This specified information could be delivered directly to the employee who requires the information in order to perform their next step in the acquisition process.

The use of sales automation in the selling process is another sub-are of the organizational customer relationship management.

In the preparation phase, those customers are analyzed and selected who should be contacted in the future. In addition, special targets were defined which should be achieved by the contacting approach. The features of the CRM should help the company to make an efficient planning of the meetings in form of a shared calendar.

Like already mentioned in the marketing automation, does also the sales automation part require the information from the analytical CRM component.

With the use of analytical CRM it could for example be analyzed why a special offer did not match the requirements of the customer in the past and how the new offering should be adapted in order to achieve the desired result.

The term service automation describes the service area of the company and includes employees in the office work (call center etc.) as well as in the sales force. Especially this service area is responsible for the achievement of customer satisfaction.

Therefore, service automation is implemented in the operational CRM and has the task to assure an increased provision of the customers which in the end should lead to the overall goal of an increased customer satisfaction (Hippner and Wilde 2006: 421).

In conclusion, it could be stated that the overall goal of operational customer relationship management is defined in the improvement of the processes between the organization and the customer (Knöpp and Helling 2006: 20). Operational areas are, next to the campaign management, the customer service and the complaints management service.

In order to enhance customer satisfaction and to increase the service level of the organization, the operational part of the holistic CRM approach is indispensable.

3.1.1.3 Collaborative CRM

The definition of collaborative CRM is discussed in various different approaches in the literature. According to Knöpp and Helling (2006: 25) does collaborative CRM just mean “a frictionless and consistent interaction between the company and the customer through various communication channels”.

However, this definition does not reveal the holistic approach of collaborative CRM but defines its main goal.

In addition to the definition of Knöpp and Helling (2006: 25), some professionals state that also the communication between the partners and suppliers is depicted in the collaborative part of CRM. The communication channels used in this concept could be for example: telephone, e-mail, letter, personal contact, fax, etc. (Rajola 2003: 28).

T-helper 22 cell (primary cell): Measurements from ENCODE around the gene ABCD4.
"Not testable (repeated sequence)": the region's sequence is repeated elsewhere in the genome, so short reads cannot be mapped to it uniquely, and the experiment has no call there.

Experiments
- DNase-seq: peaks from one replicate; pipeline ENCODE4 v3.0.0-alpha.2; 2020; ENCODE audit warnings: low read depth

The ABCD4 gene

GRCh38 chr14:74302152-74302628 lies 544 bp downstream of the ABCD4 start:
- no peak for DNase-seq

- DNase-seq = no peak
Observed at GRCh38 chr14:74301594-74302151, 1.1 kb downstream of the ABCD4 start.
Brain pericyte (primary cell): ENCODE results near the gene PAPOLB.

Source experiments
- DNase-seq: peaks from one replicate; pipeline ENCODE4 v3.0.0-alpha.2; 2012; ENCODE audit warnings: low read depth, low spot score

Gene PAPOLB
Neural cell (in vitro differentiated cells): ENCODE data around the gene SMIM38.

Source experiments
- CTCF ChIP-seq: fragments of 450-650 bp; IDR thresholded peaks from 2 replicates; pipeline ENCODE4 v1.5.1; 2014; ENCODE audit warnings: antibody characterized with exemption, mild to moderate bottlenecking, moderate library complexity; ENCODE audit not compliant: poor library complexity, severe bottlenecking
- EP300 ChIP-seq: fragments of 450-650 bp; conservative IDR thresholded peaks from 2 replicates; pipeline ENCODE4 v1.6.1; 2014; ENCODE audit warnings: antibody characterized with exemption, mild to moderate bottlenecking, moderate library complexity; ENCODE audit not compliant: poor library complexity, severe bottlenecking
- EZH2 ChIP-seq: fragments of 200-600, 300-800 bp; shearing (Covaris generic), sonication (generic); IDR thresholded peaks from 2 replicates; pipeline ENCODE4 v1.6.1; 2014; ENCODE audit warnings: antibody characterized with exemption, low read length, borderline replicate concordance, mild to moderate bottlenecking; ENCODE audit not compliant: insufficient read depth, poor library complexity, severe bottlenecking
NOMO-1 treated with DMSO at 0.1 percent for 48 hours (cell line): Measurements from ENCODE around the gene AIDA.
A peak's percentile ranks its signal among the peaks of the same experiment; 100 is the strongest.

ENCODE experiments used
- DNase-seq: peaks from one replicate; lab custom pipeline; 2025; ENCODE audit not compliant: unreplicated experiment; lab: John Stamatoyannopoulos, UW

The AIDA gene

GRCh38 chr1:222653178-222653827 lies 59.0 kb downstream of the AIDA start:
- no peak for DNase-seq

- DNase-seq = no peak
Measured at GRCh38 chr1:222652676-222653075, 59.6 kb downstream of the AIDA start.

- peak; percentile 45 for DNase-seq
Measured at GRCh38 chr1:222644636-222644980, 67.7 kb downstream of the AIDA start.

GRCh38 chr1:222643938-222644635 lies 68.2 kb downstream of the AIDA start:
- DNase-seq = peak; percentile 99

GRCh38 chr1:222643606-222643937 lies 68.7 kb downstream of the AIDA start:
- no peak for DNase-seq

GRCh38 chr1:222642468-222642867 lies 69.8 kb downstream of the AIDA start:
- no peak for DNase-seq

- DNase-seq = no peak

The goal of collaborative CRM is the efficient handling of the communication activities and the systematic transmission and allocation of consistent information to the customer.

Insofar does collaborative CRM also include the technical requirements in order to establish and assure the communication process between the company and the customer. This communication process is defined as the integration and interaction of the CRM software with the call center. In the literature this is defined as Computer Technology Integration (CTI). With the help of CTI, it is for example possible to display all relevant information of the customer to the employee when he/she phones and asks for a specific service (Schmieder and Nowotny 2002: 56-58).

Next to the CTI, Unified Messaging (UMS) is the next technological approach in order to establish a holistic communication platform in the collaborative CRM part. Unified Messaging is defined as the function of integrating different communication channels like telephone, fax, e-mail, and classical letters into one communication platform (Schmieder and Nowotny 2002: 62).

[...]


[1] CRM is a holisitic strategic approach to a customer-oriented enterprise. Main components are next to the definition of the CRM strategy, the resulting design of customer reltationships, the conception of processes, and the implementation of appropriate IT-systems and technologies. (Translated from the German into the English language by the author)

Details

Seiten
93
Erscheinungsform
Originalausgabe
Jahr
2008
ISBN (eBook)
9783836615921
Dateigröße
1.4 MB
Sprache
Englisch
Katalognummer
v225949
Institution / Hochschule
Cologne Business School Köln – European Business Administration
Note
2,0
Schlagworte
open source customer relationship management mittelstand marketing kundenmanagement

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Titel: Open Source Customer Relationship Management Solutions